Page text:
Sci-Fi Heroine: Hackers gone wild

The sound of a Boomer in “Left 4 Dead 2″ is a notorious sound. The gurgling belching noises cause you to spin in the direction it may have been coming from. You don’t want to get in a Boomer’s way. However, when you hear your paid Teamspeak server that you’re using to talk to the sister you’re playing with goes offline, you get distracted. Distraction can mean life or death in virtual worlds.

Who do I blame this distraction on? Hackers. Hackers have been running rampant this past month, causing me to get errors on my “Steam,” which didn’t allow me to purchase a gift that was on sale for my daughter. It also put a wrench in the exciting (that was meant to be sarcastic) weekend night plans of “League of Legends.” They took down the entire West Coast Teamspeak servers, which I pay for monthly for my own private server for family and friends to utilize while gaming.

A DDoS is a denial-of-service attack or distributed denial-of-service attack that  is an attempt to make a machine or network resource unavailable to its intended users.

The hacker group DERP (original, huh?) has used a series of DDoS attacks to bring down popular gaming powerhouses such as “League of Legends,” “Steam,” “Battle.net,” “Playstation Network,” “Teamspeak” and various others. The question that comes to every gamer’s mind is — why?

Apparently these hackers have a grudge against a gamer who goes by the handle PhantomL0rd. PhantomL0rd uses Twitch to stream live feeds of himself playing a video game. When questioned why the hacker group was targeting PhantomL0rd, their response to it was, “For the lulz.” Meaning for laughs.

PhantomL0rd was detained by the police on Dec. 30 and his house was searched. He broadcast his experience on his YouTube channel.

PhantomL0rd claims that “League of Legends” was brought down while he was streaming. Then he switched to “Quake Live,” which didn’t work either. DERP followed PhantomL0rd around from game to game, taking them down as PhantomL0rd tried to play them.

Events escalated for PhantomL0rd, who had quite a few pizza deliveries made to his house (one of which interrupted his YouTube video), and someone even called the cops, claiming there was a hostage situation at his residence. PhantomL0rd described the entire event, from the hacking to the time the police were called.

PhantomL0rd was targeted for having the top stream on Twitch at the time. Not only was he targeted — he was terrorized. He was wrongly accused of an act that brought down emotional and mental trauma. I don’t know about you, but if I were chilling out playing video games and my house was raided by cops with automatics telling me I had done something I know I had not done, I would probably have so many emotions happening at once that I may have passed out.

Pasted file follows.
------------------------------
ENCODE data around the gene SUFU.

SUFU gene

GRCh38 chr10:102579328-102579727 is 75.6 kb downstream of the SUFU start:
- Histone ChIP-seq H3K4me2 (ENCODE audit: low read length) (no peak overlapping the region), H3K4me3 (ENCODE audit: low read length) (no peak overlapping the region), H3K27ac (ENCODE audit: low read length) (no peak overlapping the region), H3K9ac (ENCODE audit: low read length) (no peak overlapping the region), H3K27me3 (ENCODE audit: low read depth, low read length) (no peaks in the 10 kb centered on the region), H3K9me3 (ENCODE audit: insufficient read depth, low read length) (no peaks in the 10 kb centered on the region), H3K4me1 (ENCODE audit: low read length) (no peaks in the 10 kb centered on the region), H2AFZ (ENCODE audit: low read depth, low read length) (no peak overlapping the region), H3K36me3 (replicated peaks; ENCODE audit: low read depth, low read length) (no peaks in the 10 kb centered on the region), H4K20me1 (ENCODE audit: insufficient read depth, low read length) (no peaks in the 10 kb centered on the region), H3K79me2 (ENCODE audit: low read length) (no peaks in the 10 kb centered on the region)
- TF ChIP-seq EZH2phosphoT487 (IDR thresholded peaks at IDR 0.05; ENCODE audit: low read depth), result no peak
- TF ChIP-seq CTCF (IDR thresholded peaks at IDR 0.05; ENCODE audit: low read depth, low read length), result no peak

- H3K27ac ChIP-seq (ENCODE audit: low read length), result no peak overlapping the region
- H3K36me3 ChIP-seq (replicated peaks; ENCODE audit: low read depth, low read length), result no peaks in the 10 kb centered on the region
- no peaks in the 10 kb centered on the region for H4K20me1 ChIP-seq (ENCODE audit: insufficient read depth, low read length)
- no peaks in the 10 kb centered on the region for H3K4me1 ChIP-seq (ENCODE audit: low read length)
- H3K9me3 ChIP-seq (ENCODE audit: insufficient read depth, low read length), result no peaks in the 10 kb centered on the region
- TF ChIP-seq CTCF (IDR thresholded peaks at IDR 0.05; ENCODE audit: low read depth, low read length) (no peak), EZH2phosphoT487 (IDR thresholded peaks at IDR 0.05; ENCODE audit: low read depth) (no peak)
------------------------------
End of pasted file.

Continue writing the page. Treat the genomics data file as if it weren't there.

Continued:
DERP used their Twitter (@Derptrolling) account to take credit for hacks and let the public know when and what hacks were coming. Whether or not what they say on their Twitter is legit is still up for questioning in my mind. They reported on their Twitter on Jan. 5 that FBI and NSA were at their door. Then, on Jan. 6, DERP reported that they “told the feds we were in the shower and they gave us a few minutes, we escaped through the window.”

All right,  let’s analyze this for a moment.

You claim you had the FBI and NSA knocking on your door. Two federal agencies, who are well trained, did not think to cover all exits, including bathroom windows? I don’t think so.

Obviously DERP is also a solo act, because there is no way that any federal agent would believe they were all in the shower together, if there were even feds at DERP’s door.

This is virtual terrorism at a new low. Although most of us don’t openly support hackers, gamers like me appreciate their skills. However, DERP is targeting innocent people, not corporations or organizations for any specific cause. DERP is obviously doing it for notoriety and laughs. It’s something I could never appreciate nor support in any capacity.

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Posted by on January 11, 2014. Filed under Columns, Opinion, Science & Tech, Technology, Video Games. You can follow any responses to this entry through the RSS 2.0. You can leave a response or trackback to this entry

One Response to Sci-Fi Heroine: Hackers gone wild

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